The continuing business challenges that are part of the current oil landscape are serving as the impetus for Saudi Arabia and Abu Dhabi to find additional common ground when it comes to seeking out new areas of economic growth. That’s why the two nations’ state-run oil companies forged an agreement at the start of April to start heading in that direction.
More specifically, Saudi Aramco and the Abu Dhabi National Oil Company, better known as Adnoc, will be searching to develop more of the renewables market and create new technologies. The ultimate goal is to use the combined knowledge garnered into a more efficient weapon against the current financial woes that have now lasted nearly three years.
Part of the motivation from the Kingdom’s perspective is to navigate their way through the current circumstances, though another key factor is enhancement of the company as it prepares for next year’s expected IPO. That includes a renewables program that has established targets to reach through 2030.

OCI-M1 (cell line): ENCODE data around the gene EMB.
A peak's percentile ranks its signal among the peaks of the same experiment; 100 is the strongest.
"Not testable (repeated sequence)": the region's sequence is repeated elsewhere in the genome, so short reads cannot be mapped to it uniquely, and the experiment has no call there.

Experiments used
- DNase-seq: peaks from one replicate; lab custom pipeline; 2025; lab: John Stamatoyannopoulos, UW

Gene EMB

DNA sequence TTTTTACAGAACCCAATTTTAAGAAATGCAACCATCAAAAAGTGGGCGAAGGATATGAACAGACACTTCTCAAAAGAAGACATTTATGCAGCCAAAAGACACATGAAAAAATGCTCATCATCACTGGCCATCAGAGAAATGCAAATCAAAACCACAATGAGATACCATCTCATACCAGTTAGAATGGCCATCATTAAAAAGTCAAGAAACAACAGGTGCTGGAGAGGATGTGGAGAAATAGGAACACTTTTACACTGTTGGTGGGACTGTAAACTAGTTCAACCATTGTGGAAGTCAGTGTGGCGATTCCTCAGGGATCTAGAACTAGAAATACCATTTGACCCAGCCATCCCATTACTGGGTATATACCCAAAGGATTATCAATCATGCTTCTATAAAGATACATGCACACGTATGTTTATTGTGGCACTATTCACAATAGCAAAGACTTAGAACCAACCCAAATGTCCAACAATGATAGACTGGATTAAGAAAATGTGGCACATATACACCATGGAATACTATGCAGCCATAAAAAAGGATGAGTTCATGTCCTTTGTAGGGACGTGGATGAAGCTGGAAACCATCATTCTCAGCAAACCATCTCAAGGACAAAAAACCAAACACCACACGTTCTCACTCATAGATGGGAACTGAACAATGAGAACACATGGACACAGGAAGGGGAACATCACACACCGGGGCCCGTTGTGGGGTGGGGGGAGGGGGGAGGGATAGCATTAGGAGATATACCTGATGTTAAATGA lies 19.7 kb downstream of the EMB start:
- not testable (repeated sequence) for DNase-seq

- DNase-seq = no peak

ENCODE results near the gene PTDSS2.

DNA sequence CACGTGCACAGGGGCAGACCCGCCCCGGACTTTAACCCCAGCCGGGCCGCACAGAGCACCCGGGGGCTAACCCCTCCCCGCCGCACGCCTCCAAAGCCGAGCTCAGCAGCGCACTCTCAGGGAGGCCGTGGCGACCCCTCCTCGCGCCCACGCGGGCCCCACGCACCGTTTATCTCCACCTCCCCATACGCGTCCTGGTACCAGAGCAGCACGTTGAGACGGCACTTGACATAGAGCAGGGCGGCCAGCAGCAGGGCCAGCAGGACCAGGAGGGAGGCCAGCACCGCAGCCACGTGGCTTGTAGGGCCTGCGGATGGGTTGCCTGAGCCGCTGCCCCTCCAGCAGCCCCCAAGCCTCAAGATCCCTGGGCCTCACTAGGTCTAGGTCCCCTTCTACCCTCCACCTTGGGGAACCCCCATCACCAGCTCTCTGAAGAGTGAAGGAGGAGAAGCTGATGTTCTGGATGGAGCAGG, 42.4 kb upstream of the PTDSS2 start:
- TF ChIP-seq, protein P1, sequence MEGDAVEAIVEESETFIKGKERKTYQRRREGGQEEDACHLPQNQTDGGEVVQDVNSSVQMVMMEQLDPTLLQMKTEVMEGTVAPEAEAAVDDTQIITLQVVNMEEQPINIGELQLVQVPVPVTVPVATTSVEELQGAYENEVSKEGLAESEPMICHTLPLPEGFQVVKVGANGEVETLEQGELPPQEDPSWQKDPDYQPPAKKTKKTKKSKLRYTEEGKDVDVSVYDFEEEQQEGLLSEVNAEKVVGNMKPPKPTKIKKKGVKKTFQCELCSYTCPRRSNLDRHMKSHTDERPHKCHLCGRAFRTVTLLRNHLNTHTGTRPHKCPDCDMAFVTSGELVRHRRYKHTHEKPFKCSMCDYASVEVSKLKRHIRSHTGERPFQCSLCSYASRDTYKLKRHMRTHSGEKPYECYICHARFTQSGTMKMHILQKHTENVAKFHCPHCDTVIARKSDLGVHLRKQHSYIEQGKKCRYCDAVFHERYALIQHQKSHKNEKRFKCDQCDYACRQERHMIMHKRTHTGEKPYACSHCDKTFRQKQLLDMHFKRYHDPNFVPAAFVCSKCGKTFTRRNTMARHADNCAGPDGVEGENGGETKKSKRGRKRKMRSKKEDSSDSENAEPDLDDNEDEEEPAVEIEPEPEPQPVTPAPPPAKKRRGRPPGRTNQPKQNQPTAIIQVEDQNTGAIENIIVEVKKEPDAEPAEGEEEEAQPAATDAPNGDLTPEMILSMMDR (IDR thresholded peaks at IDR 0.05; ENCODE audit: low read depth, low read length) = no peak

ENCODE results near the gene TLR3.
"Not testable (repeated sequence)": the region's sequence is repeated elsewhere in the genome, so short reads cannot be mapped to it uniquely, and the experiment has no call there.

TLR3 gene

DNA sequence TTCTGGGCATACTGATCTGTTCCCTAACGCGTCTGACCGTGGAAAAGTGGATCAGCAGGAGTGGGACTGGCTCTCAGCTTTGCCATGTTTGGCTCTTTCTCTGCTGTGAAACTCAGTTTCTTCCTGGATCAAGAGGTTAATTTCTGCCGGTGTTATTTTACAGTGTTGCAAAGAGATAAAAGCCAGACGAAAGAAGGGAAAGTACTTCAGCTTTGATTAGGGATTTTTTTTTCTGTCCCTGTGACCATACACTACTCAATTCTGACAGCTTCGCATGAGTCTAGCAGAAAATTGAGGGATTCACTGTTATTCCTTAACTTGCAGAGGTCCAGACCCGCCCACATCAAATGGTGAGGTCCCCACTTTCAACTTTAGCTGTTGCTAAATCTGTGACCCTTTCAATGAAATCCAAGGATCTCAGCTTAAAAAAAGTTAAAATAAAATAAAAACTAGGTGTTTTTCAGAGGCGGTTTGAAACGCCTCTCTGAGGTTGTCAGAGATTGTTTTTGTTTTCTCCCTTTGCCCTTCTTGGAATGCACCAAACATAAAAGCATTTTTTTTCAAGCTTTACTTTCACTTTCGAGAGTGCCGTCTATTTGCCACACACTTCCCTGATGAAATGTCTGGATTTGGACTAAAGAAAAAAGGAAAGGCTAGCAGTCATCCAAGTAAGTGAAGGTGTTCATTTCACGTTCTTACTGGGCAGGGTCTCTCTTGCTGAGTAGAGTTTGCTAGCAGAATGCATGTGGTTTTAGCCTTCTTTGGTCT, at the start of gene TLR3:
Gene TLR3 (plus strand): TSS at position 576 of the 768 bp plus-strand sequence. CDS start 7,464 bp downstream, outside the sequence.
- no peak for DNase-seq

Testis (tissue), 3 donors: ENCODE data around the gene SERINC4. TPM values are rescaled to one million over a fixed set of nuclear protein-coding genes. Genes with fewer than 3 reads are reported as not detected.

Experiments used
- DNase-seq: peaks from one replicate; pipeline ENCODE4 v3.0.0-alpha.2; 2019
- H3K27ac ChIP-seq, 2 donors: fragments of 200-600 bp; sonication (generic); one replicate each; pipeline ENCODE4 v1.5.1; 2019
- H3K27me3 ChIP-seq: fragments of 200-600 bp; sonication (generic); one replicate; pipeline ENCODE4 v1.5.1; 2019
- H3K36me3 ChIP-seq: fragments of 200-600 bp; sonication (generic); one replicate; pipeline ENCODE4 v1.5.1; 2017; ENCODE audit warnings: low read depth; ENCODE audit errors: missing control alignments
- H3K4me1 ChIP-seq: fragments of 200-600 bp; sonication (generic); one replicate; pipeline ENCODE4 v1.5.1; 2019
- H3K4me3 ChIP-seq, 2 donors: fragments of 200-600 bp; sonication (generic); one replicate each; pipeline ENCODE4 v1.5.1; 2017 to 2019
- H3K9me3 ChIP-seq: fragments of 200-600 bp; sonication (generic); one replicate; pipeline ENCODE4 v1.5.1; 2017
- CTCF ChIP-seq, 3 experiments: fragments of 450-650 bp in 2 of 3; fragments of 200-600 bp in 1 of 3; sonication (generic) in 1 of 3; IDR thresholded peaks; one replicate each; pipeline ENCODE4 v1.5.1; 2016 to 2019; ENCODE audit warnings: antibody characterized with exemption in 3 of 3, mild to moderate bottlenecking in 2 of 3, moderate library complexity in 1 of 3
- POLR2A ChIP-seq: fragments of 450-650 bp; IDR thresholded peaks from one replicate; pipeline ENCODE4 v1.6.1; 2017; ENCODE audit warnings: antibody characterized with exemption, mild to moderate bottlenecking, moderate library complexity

The first of those goals is to have 3.45 gigawatts of renewable energy installed within the next three years. By that 2030 target date, the amount the Saudis are seeking is 9.5 gigawatts, an imposing number made closer by the incremental steps currently being taken.
As ample as the supply of oil deposits within Saudi Arabia are, the reality is that other forms of energy are being used by the Kingdom’s oil customers. That means tapping into the surging renewables market, which is something that the Saudis could potentially exploit.
To help them in that quest, Saudi Aramco agreed on April 2 to a carbon capture plan with a company named Masdar that will derive renewable energy to be used by the Saudis, United Arab Emirate and other countries around the world.